U.S. healthcare insurance – No, it’s probably worse. Please watch Michael Moore’s excellent documentary “Sicko”. Instead of focusing on the problem of the lack of insurance, Moore tells horror stories of people who do have insurance. Here are some.
A woman’s child was ill and she took him to the nearest hospital. However, it wasn’t in her insurance company’s network and they refused to pay for any treatment there. They required the sick child to be transferred to another hospital that was in the network. The child died on the trip.
People who have private insurance and get seriously ill often find their insurance company denying them coverage on the basis that they lied about pre-existing conditions on their application. Once a person was sick, the insurance company would scour their prior medical records and “show” that the illness they had was present before they bought the insurance.
A man who cut off three fingers only had enough insurance coverage to re-attach two of them.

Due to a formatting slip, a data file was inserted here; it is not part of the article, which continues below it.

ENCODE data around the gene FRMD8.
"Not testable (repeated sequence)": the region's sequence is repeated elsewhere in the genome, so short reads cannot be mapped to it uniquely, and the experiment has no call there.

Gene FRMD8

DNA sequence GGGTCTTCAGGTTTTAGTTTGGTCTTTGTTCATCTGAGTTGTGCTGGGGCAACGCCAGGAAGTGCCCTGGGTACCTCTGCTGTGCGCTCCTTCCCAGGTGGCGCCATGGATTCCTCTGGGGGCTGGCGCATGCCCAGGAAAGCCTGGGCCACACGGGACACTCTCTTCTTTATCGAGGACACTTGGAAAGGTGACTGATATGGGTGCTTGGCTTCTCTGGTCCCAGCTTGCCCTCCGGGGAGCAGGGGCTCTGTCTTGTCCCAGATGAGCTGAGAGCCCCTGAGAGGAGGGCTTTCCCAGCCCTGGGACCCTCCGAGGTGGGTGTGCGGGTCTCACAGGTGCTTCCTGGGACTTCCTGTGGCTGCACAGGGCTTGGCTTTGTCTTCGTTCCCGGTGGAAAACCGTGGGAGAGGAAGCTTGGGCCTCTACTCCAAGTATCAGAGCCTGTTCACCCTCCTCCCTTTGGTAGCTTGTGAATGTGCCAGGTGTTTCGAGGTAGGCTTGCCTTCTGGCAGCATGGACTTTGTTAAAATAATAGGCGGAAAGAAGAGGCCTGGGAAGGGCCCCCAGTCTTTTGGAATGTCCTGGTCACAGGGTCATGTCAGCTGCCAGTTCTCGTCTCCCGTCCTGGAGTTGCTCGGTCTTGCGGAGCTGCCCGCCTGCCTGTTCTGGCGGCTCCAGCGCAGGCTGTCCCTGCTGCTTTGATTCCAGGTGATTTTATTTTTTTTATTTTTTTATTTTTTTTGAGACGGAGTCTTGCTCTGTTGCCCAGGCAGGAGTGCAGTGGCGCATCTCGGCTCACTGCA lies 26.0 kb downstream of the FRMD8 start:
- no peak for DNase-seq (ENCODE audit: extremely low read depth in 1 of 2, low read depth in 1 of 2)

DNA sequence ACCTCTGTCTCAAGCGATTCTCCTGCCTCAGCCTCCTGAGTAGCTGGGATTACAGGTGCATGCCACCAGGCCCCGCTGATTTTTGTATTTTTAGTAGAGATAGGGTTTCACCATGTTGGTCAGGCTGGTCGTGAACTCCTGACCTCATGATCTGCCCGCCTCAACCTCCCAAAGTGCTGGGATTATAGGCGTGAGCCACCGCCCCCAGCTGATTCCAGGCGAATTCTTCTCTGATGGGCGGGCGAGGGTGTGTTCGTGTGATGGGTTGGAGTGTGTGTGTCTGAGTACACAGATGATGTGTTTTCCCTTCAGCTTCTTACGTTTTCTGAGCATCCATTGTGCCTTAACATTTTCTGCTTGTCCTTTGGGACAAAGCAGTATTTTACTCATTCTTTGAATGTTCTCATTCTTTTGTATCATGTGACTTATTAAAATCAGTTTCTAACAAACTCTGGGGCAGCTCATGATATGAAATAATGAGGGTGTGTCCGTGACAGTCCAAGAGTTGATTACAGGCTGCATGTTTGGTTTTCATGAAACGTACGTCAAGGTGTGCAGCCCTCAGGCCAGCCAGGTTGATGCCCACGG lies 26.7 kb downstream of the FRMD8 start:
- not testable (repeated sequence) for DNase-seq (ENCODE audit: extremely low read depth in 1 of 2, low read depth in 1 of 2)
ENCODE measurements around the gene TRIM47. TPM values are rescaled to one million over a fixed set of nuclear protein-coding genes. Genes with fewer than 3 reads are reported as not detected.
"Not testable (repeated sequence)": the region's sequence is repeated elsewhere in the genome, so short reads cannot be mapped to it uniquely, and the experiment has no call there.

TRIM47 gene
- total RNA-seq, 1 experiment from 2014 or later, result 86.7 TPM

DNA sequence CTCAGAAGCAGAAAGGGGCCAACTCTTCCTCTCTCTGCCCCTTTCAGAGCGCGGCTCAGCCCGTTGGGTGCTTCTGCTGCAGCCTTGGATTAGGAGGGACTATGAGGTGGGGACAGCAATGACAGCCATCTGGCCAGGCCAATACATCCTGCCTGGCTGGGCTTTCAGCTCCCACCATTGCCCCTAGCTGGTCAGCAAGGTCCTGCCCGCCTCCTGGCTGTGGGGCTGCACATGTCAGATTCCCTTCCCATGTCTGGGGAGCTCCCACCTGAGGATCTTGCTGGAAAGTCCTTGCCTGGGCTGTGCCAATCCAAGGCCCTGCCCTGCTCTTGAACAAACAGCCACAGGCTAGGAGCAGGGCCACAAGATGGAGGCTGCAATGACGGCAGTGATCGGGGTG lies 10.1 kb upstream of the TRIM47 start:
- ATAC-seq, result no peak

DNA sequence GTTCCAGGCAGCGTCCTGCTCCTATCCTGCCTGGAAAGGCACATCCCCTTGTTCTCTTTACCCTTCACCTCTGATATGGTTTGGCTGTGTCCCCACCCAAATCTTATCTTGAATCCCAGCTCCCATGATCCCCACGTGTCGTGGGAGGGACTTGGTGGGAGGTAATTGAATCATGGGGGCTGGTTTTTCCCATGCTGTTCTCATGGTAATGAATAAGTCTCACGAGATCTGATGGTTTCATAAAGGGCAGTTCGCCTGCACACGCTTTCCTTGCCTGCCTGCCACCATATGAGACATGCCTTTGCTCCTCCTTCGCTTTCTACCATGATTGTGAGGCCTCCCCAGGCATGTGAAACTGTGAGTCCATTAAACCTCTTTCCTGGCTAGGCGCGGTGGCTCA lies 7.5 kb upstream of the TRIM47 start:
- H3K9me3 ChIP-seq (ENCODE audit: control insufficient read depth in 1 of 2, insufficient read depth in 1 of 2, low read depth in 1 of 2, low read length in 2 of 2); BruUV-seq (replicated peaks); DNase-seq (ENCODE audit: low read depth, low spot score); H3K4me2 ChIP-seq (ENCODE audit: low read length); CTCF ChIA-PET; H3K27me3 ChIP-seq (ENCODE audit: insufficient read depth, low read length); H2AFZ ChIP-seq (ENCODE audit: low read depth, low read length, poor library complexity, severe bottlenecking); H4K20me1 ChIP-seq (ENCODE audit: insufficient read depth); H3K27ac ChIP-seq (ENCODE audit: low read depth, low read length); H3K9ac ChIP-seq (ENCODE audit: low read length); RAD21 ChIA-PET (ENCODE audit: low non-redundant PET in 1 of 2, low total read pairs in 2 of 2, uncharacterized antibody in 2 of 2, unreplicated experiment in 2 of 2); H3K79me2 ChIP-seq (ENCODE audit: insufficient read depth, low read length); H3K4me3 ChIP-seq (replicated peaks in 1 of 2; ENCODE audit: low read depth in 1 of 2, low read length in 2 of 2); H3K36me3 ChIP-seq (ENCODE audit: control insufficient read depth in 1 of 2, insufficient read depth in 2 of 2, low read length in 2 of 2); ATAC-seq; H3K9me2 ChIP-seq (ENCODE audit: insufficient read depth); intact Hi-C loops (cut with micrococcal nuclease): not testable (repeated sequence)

And this insurance is expensive. In addition to premiums that can exceed $1,000 a month, there are deductibles (where the patient has to pay a certain amount before coverage kicks in) and co-pays (where the patient has to pay part of the cost of each procedure.
One of the things that amuses me about some Americans on Quora trying to defend the system is them saying “I don’t have to worry because I have insurance”. It is to laugh. First, most Americans get insurance through work and if they lose their job they lose their insurance. If you’re sick all the time and miss a lot of work, you will lose your job and your insurance. Many Americans feel trapped in their job because they do have ongoing conditions that need treatment and they know if they change jobs they often can’t take their coverage with them. In addition, if you have private insurance and get sick, your premiums will go up. U.S. medical insurance is pretty much worthless when it comes to chronic illness.
And, frankly, I am only scratching the surface. For example, premature babies generally aren’t covered by insurance until they’re three months old. Read the policy. Do you have any idea what neonatal intensive care costs?